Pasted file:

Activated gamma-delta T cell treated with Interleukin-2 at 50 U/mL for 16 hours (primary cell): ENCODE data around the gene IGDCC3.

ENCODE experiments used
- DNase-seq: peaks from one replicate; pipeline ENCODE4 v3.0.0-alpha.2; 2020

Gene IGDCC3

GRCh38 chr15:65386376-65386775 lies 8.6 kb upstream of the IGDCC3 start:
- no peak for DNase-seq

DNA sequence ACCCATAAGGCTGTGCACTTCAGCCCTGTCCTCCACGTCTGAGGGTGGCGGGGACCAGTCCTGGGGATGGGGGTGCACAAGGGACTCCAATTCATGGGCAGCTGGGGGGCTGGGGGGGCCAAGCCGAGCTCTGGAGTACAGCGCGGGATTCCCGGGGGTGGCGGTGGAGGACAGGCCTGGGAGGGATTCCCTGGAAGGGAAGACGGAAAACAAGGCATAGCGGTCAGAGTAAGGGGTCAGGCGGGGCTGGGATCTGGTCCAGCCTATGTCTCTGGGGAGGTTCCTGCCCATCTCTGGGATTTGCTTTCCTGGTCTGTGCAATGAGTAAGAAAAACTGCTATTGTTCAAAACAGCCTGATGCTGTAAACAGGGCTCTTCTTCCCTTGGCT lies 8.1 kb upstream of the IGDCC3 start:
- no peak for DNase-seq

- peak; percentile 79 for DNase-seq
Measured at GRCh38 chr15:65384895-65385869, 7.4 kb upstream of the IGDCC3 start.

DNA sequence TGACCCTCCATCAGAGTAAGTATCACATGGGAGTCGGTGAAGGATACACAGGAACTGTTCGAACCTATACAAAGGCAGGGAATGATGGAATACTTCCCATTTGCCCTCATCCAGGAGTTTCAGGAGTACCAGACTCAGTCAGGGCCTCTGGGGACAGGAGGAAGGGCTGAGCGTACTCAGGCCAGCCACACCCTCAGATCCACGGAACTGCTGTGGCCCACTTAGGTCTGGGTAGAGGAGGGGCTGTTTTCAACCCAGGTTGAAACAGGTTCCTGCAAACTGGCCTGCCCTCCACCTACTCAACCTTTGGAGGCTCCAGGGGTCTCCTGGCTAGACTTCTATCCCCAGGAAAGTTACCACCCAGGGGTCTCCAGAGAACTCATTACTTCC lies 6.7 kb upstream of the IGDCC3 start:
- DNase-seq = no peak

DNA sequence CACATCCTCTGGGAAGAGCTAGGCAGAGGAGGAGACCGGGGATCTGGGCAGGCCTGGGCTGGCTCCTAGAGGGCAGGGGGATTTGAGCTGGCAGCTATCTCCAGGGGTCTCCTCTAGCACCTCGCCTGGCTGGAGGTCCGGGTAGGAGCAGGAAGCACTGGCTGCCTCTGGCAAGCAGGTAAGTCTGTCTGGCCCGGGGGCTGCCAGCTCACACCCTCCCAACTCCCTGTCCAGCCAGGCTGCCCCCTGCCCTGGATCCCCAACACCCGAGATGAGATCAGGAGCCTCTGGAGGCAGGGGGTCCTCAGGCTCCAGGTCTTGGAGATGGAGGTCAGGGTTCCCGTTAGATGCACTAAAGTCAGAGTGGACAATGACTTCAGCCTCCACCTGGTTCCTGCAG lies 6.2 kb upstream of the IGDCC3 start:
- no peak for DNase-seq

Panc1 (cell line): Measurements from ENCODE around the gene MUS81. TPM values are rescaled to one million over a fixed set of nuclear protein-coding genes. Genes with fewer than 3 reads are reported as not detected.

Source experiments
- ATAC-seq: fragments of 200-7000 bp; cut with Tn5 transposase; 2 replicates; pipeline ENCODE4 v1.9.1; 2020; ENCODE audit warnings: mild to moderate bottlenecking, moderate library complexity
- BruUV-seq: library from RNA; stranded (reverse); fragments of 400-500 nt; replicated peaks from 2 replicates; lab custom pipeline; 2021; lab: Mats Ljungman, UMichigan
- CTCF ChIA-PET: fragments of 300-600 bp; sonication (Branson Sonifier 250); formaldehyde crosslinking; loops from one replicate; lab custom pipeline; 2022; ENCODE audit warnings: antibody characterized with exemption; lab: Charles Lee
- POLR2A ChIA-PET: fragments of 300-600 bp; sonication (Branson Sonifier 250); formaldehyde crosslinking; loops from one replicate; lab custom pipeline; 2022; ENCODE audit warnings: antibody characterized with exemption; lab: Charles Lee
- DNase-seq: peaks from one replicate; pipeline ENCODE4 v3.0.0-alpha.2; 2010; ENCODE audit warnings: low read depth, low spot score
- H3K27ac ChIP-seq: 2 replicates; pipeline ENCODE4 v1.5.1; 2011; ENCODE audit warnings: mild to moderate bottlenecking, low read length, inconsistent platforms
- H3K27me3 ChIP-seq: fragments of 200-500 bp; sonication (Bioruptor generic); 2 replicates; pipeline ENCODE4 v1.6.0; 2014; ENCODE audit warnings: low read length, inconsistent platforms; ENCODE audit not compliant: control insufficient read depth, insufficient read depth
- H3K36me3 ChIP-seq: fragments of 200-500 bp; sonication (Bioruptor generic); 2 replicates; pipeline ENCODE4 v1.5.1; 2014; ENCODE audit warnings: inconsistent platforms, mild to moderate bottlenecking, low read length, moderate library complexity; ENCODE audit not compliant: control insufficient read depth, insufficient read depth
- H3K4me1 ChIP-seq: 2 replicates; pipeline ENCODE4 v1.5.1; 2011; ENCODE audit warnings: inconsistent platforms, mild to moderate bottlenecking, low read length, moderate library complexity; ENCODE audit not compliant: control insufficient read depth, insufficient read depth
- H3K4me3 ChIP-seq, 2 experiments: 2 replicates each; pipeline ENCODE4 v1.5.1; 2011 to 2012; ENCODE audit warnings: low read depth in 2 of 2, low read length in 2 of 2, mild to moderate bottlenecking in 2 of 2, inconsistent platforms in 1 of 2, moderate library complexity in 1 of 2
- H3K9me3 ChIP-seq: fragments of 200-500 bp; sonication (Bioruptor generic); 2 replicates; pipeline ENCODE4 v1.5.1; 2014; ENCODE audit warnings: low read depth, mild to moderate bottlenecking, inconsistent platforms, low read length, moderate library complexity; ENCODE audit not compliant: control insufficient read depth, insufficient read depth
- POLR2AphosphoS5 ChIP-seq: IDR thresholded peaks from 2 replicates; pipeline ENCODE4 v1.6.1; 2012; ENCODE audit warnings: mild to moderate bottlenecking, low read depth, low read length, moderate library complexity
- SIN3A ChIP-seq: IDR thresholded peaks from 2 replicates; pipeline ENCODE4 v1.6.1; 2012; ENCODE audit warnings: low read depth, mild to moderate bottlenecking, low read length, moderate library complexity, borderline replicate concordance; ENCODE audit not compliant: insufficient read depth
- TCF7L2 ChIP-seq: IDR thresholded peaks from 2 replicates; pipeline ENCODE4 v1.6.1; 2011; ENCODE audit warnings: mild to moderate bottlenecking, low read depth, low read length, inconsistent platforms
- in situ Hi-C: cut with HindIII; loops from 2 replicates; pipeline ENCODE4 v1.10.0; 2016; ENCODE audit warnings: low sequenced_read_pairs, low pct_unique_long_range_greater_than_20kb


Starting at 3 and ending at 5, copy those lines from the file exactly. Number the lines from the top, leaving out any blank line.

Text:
- DNase-seq: peaks from one replicate; pipeline ENCODE4 v3.0.0-alpha.2; 2020

Gene IGDCC3

GRCh38 chr15:65386376-65386775 lies 8.6 kb upstream of the IGDCC3 start: